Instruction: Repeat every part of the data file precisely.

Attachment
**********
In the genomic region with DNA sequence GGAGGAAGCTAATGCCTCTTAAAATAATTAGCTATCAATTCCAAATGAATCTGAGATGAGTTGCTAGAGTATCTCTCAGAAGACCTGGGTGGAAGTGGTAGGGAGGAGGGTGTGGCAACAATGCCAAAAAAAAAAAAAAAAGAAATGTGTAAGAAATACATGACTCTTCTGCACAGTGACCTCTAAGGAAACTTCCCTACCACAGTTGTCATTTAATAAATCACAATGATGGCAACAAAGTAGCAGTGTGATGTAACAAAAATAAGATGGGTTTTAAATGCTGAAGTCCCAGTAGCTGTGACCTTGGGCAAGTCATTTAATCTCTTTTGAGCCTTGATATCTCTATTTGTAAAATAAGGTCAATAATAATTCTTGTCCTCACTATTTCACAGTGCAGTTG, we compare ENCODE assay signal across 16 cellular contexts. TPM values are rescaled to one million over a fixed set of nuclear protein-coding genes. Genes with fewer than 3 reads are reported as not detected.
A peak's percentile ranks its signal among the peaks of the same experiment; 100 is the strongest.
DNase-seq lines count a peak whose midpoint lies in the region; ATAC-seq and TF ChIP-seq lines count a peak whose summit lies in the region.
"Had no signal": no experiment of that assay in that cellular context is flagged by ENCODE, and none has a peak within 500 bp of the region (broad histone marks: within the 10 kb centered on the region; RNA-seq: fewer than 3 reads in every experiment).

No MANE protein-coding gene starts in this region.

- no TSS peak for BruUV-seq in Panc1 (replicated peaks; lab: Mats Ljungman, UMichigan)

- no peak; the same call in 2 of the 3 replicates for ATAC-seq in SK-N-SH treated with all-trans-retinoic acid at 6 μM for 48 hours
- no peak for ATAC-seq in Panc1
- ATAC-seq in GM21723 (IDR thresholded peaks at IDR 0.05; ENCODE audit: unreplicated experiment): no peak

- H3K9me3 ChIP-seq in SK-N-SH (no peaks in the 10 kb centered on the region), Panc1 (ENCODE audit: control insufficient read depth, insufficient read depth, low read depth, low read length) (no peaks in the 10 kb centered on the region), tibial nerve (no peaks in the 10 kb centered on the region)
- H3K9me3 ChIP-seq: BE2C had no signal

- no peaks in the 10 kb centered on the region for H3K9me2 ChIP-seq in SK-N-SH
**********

In the genomic region with DNA sequence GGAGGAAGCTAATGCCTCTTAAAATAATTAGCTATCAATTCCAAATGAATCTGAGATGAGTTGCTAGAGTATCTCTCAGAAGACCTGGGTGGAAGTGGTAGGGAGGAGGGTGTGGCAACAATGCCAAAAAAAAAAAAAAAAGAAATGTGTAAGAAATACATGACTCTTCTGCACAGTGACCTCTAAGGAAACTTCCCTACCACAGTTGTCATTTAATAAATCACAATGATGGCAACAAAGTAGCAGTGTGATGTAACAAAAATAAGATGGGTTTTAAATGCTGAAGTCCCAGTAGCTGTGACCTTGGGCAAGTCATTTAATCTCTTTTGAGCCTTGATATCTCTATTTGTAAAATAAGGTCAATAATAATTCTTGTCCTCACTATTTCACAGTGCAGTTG, we compare ENCODE assay signal across 16 cellular contexts. TPM values are rescaled to one million over a fixed set of nuclear protein-coding genes. Genes with fewer than 3 reads are reported as not detected.
A peak's percentile ranks its signal among the peaks of the same experiment; 100 is the strongest.
DNase-seq lines count a peak whose midpoint lies in the region; ATAC-seq and TF ChIP-seq lines count a peak whose summit lies in the region.
"Had no signal": no experiment of that assay in that cellular context is flagged by ENCODE, and none has a peak within 500 bp of the region (broad histone marks: within the 10 kb centered on the region; RNA-seq: fewer than 3 reads in every experiment).

No MANE protein-coding gene starts in this region.

- no TSS peak for BruUV-seq in Panc1 (replicated peaks; lab: Mats Ljungman, UMichigan)

- no peak; the same call in 2 of the 3 replicates for ATAC-seq in SK-N-SH treated with all-trans-retinoic acid at 6 μM for 48 hours
- no peak for ATAC-seq in Panc1
- ATAC-seq in GM21723 (IDR thresholded peaks at IDR 0.05; ENCODE audit: unreplicated experiment): no peak

- H3K9me3 ChIP-seq in SK-N-SH (no peaks in the 10 kb centered on the region), Panc1 (ENCODE audit: control insufficient read depth, insufficient read depth, low read depth, low read length) (no peaks in the 10 kb centered on the region), tibial nerve (no peaks in the 10 kb centered on the region)
- H3K9me3 ChIP-seq: BE2C had no signal

- no peaks in the 10 kb centered on the region for H3K9me2 ChIP-seq in SK-N-SH